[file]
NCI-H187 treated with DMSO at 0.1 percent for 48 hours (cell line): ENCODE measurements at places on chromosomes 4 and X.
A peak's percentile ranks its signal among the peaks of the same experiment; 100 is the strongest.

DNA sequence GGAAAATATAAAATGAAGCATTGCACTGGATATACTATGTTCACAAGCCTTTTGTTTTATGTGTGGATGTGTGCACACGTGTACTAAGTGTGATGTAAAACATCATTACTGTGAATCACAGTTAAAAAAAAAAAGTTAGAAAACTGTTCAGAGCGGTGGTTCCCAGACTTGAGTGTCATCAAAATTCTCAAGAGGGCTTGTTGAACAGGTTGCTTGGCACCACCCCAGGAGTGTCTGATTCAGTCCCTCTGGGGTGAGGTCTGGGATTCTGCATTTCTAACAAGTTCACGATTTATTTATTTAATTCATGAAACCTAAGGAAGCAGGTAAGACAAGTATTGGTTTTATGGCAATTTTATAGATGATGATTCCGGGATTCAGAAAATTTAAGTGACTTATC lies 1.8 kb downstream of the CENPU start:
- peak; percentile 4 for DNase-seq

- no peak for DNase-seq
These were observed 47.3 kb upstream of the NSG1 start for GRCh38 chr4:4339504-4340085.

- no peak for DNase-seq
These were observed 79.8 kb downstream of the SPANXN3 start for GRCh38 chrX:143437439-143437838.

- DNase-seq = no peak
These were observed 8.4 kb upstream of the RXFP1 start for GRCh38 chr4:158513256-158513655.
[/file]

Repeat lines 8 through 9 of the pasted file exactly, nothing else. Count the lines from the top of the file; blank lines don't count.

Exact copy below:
These were observed 79.8 kb downstream of the SPANXN3 start for GRCh38 chrX:143437439-143437838.

- DNase-seq = no peak